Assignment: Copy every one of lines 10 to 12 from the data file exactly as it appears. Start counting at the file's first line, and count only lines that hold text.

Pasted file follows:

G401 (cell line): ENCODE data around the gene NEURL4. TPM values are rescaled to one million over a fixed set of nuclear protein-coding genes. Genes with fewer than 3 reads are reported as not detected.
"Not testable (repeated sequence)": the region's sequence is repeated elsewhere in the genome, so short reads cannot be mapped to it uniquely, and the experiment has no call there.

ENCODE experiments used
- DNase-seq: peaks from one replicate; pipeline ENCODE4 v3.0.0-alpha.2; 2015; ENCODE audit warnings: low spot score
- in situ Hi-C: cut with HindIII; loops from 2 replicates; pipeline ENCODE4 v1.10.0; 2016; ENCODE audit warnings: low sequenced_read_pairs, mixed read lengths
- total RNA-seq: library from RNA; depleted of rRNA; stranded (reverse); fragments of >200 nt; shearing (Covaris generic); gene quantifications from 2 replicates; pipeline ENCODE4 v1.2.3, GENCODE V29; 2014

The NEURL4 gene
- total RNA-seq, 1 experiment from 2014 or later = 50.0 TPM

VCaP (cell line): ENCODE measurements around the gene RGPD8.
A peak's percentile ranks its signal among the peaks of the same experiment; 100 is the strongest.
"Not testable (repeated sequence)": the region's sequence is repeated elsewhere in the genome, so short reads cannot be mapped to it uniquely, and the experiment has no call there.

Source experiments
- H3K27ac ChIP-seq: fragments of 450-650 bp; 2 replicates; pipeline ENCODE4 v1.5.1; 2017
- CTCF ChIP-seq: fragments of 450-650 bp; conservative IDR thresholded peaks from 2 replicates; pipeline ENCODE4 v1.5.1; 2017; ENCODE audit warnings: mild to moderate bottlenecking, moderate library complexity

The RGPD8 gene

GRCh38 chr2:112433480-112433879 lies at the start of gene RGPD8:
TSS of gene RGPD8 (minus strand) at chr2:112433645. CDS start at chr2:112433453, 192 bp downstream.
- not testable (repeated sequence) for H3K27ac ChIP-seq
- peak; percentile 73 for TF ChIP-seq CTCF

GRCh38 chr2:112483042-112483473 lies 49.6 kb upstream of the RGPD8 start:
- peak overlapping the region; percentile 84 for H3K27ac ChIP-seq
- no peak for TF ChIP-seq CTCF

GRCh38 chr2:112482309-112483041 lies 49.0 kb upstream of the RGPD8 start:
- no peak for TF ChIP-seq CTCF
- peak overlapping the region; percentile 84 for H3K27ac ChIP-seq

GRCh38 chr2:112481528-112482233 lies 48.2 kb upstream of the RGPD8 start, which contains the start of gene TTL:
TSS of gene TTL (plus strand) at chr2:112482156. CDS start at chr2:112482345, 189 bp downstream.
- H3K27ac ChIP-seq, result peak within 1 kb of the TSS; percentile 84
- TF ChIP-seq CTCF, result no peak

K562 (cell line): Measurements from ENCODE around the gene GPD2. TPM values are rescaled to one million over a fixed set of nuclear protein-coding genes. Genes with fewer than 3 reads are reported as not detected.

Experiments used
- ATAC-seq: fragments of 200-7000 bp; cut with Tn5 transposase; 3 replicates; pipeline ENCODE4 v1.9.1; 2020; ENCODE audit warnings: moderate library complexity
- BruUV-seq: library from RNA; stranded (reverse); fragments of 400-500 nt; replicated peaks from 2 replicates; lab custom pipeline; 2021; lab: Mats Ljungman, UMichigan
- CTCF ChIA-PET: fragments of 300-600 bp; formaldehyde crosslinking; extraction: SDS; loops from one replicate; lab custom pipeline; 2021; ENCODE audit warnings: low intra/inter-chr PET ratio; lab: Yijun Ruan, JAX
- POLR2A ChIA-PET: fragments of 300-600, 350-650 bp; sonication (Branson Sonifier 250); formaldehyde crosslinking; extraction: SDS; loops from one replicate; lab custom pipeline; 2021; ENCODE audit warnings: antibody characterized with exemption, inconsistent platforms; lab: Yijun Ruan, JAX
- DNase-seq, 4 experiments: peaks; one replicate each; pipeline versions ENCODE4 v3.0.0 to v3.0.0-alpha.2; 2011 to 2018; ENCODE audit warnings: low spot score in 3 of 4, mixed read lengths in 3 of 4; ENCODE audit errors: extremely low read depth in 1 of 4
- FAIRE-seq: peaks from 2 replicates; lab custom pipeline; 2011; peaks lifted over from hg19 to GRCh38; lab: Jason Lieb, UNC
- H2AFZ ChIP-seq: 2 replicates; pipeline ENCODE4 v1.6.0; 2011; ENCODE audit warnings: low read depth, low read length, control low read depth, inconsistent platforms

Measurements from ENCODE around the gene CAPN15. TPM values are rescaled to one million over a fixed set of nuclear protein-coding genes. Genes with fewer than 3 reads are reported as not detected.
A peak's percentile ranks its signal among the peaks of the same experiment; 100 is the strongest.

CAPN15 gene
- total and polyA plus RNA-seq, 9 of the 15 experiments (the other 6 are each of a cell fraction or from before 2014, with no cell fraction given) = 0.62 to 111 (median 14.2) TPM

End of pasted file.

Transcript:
A peak's percentile ranks its signal among the peaks of the same experiment; 100 is the strongest.
"Not testable (repeated sequence)": the region's sequence is repeated elsewhere in the genome, so short reads cannot be mapped to it uniquely, and the experiment has no call there.

Source experiments